Right, if this bothers you (and it should) go straight to step 2, and complain. It will take 5 mins of your time, and you don't have to leave your browser.

If it doesn't bother you and you think it's just some loons on the internet getting their knickers in a twist read some quotes from people who aren't loons on the internet:

Lib Dem home affairs spokesman Chris Huhne [1] :
"The government's Orwellian plans for a vast database of our private communications are deeply worrying."

"Ministers claim the database will only be used in terrorist cases, but there is now a long list of cases, from the arrest of Walter Wolfgang for heckling at a Labour conference to the freezing of Icelandic assets, where anti-terrorism law has been used for purposes for which it was not intended."

"Our experience of the Regulation of Investigatory Powers Act suggests these powers will soon be used to spy on people's children, pets and bins.

"These proposals are incompatible with a free country and a free people."

Conservative Shadow home secretary Dominic Grieve [1] :

"These proposals would mark a substantial shift in the powers of the state to obtain personal information on individuals," he said, adding: "The government must present convincing justification for such an exponential increase in the powers of the state."

The director of Privacy International, Simon Davies (on the car tracking database) [3] :
"extraordinary powers of surveillance"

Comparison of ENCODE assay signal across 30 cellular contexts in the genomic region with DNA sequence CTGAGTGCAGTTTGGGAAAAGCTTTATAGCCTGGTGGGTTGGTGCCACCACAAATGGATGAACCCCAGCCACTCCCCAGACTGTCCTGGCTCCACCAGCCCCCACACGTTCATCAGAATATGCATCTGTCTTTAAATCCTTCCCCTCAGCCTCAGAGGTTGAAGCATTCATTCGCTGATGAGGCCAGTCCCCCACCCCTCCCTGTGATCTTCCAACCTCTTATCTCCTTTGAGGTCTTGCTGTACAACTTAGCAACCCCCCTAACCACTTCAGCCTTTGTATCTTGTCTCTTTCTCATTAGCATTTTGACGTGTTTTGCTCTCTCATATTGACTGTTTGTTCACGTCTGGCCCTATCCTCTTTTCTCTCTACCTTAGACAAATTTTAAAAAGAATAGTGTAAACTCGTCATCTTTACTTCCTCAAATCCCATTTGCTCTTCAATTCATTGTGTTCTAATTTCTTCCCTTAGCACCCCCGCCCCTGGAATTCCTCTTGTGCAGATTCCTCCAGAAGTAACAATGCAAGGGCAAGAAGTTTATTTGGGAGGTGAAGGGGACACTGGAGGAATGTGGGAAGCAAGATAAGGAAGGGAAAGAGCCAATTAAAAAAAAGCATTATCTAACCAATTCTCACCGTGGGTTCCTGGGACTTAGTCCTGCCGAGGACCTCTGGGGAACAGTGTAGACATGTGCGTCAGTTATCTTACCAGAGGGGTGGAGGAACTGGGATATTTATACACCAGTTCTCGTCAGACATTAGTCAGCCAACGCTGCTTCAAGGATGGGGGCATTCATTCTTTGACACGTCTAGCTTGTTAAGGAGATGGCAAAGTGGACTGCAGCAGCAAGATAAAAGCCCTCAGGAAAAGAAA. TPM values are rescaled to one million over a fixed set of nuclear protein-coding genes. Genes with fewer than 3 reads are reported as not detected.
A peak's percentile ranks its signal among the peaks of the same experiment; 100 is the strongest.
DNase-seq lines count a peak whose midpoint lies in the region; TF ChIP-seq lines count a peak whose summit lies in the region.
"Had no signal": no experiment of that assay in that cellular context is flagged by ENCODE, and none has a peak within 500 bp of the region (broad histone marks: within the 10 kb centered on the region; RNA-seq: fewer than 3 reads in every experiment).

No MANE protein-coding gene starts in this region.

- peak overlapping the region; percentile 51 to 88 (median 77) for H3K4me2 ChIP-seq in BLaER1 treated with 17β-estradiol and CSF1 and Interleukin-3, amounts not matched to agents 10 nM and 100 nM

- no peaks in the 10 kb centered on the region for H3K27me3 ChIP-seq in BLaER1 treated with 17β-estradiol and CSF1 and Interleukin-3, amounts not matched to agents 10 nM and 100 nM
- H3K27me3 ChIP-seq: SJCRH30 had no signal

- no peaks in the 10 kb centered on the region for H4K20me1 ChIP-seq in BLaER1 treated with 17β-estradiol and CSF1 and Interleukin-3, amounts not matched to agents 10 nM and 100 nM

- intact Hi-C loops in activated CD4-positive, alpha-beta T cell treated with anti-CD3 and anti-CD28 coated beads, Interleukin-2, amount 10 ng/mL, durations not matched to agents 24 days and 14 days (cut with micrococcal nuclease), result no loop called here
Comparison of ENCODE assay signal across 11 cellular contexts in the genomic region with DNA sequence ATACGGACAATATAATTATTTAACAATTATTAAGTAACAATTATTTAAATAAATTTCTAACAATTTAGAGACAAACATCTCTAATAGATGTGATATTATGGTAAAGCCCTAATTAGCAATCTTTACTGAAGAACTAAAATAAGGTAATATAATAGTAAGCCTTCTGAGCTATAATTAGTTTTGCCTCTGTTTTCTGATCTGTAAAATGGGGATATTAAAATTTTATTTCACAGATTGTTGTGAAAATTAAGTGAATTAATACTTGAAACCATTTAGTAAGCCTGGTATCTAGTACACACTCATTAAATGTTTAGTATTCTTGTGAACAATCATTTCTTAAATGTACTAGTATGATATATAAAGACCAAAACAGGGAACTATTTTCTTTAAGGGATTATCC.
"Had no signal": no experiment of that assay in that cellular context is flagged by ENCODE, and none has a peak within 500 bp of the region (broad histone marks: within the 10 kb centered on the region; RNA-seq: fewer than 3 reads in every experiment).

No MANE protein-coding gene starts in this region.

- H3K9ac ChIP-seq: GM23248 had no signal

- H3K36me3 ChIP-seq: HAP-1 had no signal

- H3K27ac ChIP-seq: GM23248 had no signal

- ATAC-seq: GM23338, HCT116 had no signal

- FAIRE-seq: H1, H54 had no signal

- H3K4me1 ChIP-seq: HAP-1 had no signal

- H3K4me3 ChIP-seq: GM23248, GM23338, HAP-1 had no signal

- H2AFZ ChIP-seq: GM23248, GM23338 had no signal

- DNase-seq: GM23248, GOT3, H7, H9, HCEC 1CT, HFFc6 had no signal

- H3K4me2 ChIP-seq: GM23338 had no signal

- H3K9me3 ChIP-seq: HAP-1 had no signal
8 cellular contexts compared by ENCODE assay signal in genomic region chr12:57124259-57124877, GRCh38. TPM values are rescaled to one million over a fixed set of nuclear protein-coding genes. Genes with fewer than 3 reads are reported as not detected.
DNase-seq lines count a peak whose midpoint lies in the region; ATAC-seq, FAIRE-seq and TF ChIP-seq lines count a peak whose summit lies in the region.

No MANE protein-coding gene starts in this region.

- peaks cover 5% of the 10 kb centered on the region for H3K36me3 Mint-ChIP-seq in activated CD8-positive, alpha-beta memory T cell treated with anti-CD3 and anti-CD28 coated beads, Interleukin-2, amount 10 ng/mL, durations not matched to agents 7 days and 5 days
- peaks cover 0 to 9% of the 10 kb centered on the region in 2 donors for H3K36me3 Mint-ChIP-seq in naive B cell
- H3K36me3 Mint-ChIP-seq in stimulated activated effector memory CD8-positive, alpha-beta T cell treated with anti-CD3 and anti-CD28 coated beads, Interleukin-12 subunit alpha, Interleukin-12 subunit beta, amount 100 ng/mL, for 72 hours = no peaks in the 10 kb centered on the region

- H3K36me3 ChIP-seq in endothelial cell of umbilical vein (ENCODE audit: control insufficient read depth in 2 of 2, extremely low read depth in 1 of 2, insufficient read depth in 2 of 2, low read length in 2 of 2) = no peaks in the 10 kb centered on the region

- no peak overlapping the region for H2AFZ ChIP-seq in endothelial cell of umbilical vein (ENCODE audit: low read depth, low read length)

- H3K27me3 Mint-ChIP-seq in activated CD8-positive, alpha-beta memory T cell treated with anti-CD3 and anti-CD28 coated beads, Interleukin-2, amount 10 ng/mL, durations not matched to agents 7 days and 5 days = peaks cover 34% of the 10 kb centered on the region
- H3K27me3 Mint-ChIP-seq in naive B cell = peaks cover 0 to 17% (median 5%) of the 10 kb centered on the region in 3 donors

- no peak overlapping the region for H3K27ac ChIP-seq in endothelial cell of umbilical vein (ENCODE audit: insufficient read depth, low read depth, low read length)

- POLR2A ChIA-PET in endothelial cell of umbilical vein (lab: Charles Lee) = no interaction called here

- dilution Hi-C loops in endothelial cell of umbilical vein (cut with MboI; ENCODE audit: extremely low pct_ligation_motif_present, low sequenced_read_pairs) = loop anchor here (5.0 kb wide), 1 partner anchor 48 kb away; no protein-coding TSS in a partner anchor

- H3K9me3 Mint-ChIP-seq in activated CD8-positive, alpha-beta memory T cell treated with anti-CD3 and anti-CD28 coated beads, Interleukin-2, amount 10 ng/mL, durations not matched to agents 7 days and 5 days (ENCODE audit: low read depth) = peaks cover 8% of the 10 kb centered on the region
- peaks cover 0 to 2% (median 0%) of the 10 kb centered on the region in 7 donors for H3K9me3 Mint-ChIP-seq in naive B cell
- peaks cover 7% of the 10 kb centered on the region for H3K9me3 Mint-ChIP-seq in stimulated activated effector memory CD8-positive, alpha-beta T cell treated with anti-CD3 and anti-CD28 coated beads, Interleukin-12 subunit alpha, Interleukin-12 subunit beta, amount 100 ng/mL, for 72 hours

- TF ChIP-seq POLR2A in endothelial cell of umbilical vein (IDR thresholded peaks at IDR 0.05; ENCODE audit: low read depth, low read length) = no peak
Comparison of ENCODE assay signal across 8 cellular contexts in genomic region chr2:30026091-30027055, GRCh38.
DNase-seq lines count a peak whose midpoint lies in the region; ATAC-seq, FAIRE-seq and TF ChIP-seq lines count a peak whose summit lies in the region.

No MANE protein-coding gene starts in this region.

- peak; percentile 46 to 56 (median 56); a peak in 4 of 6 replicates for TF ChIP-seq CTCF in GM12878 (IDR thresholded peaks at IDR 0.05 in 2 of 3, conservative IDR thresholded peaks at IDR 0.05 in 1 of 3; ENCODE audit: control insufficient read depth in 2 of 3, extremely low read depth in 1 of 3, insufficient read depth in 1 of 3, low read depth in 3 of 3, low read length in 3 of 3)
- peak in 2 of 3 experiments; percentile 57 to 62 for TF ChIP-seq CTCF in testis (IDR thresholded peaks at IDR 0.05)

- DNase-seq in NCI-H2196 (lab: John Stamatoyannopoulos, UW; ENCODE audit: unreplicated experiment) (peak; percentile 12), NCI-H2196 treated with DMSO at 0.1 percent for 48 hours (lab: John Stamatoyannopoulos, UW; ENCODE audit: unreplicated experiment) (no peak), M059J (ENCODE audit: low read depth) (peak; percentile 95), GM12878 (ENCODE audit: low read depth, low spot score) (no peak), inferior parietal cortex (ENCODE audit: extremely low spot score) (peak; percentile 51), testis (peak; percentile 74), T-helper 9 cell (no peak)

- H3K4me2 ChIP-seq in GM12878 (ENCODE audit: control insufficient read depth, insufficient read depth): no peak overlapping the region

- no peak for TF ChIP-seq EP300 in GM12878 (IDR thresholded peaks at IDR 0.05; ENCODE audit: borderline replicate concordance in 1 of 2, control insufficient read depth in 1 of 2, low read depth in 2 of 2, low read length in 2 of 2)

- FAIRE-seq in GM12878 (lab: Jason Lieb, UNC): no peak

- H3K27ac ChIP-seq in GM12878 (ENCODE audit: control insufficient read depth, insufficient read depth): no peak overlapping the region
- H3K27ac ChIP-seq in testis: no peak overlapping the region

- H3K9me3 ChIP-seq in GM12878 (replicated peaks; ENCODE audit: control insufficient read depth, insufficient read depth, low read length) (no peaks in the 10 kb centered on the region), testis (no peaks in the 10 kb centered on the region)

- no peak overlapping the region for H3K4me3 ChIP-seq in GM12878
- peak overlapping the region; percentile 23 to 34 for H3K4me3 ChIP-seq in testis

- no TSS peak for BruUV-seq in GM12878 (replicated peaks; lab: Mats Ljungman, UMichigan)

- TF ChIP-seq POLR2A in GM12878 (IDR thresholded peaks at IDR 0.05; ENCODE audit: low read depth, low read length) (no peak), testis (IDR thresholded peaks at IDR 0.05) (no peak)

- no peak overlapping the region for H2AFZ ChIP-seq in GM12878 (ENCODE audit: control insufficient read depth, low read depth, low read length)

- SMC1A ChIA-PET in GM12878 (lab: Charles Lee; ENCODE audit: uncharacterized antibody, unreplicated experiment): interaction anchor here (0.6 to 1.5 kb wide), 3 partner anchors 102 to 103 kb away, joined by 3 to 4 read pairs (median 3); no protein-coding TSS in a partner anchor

"This would never be allowed in any other democratic country,"
"This is possibly one of the most valuable reserves of data imaginable."

[1] BBC News article -
[2] Guardian News article -
[3] Guardian News article -

Creative Commons License
UK citizens spend 5 minutes to keep your freedoms - step 1 making the case is licensed under a Creative Commons Attribution 2.0 UK: England & Wales License. As that appears to be the most lax license I can give this post. No Attribution needed. Remix, steal, just spread the word!

MyLifeMyID is going offline in a matter of hours - say goodbye.

I haven't got long but I've just found out that is going offline tomorrow after burning through the £76,000 it was given to ignore the opinion of the young. So this is your last chance to enjoy the almost consistant and universal derision the plan was given by web savvy 'youth of today.'

I'm in the process of trying to get a full backup of the site because I want to compare the official reports conclusions to the website. As unless they report massive universal dislike of the plan they'll be doing a lot of fudging.